PrestaShop is an open-source e-commerce solution. With more than 270,000 running instances it is one of the top 10 most used content management systems in the Web1. Additionally to the classical software download, PrestaShop Ready offers to rent an online shop and to get administrative access to pre-hosted PrestaShop instances. From the perspective of attackers these e-commerce systems are very attractive targets because thousands of customers enter sensitive payment information.
Our leading security analysis solution RIPS detected a highly critical PHP object injection vulnerability in PrestaShop that allows to execute arbitrary code on any installation with version <= 18.104.22.168. In this technical blog post we present the vulnerability and the exploitation technique that could have allowed attackers to compromise PrestaShop servers. This posed a serious risk for the PrestaShop Ready cloud. A fix was released and administrators of outdated PrestaShop installations are highly encouraged to update.
The WordPress plugin WooCommerce runs on approximately 2,300,000 live websites1 and is currently the most prominent eCommerce platform used on the Web. During our research we discovered a PHP object injection vulnerability in WooCommerce that allows to escalate privileges. The vulnerability was responsibly disclosed to the Automattic security team and was fixed last year with the release of version 3.2.4. In this blog post we investigate how recent changes in the WordPress core database driver opened the doors for this vulnerability. Furthermore, we describe how the circumstances could be exploited with a unique and interesting injection technique.
WordPress is used by 29.0% of all the websites1. Due to its wide adoption, specifically the security of WordPress plugins moved into the focus of cyber criminals. Often, the plugins provided by third parties do not share the same level of security as the WordPress core itself, making them an attractive target for attackers. Security vulnerabilities are actively exploited in order to compromise large amounts of installations that use vulnerable plugins. Can static code analysis detect these vulnerabilities out of the box? In this technical blog post we analyze the most critical plugin vulnerabilities in 2017 and share some insights about the requirements of a static code analyzer needed for detection.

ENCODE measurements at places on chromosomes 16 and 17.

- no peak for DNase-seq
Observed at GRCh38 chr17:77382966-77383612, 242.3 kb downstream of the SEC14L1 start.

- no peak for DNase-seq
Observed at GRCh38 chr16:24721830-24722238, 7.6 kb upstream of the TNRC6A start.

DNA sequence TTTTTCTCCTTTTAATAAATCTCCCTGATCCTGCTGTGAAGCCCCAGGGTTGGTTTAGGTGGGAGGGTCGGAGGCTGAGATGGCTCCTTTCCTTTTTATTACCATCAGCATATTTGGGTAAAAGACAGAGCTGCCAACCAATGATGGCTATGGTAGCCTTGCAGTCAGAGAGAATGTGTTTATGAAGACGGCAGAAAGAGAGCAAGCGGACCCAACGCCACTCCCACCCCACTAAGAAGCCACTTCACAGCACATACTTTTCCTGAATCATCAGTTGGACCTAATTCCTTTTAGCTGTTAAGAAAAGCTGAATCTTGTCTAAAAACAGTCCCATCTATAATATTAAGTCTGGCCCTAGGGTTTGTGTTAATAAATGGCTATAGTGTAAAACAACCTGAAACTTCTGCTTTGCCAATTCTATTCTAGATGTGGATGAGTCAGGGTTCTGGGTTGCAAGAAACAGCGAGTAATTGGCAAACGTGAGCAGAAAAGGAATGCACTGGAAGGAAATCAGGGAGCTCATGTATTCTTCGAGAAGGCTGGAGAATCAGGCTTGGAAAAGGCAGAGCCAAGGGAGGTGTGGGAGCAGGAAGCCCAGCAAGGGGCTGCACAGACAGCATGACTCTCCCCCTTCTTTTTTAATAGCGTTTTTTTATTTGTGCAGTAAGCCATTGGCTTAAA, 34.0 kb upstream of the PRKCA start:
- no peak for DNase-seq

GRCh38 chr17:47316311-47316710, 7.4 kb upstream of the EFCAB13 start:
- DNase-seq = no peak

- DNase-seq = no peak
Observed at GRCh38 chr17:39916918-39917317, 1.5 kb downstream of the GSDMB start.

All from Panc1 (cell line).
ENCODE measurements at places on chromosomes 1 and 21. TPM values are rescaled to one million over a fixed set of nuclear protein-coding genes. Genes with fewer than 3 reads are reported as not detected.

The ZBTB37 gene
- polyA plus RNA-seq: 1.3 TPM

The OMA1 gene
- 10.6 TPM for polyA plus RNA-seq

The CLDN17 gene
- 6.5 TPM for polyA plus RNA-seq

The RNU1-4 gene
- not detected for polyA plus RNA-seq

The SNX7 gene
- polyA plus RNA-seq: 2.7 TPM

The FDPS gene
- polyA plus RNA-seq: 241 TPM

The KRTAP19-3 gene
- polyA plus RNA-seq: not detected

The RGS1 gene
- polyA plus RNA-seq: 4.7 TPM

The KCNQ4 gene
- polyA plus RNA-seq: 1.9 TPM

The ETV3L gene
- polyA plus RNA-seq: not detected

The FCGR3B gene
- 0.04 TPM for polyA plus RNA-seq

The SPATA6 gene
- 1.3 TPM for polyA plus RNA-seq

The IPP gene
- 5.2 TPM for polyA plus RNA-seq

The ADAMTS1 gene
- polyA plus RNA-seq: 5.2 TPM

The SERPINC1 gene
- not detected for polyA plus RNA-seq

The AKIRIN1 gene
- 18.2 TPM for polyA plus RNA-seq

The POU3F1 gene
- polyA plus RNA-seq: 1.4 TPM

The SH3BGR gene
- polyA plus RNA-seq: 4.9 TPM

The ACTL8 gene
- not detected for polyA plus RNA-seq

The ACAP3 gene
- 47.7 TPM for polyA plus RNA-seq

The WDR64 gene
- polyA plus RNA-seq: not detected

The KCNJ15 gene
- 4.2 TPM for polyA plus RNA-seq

SugarCRM is one of the most popular customer relationship management solutions. It is available as a commercial edition and as an open-source community edition and is used by more than 2 million individuals in over 120 countries to manage sensitive customer data 1. Lately its security attracted attention after a researcher reported multiple security issues in the code 2. As a result, a new version of SugarCRM was released.
We wanted to check what our automated code analysis technology RIPS would find after the recent manual audit and how it could contribute to the security. As a result, critical issues were uncovered that could allow attackers to steal customer data or sensitive files from the server.
The 23rd gift in our advent calendar presents security issues in e107, a content management system that is in development since 2013. Among others, we identified a critical issue that allows any user to update his permissions and to extract sensitive information from the database by exploiting a PHP object injection vulnerability.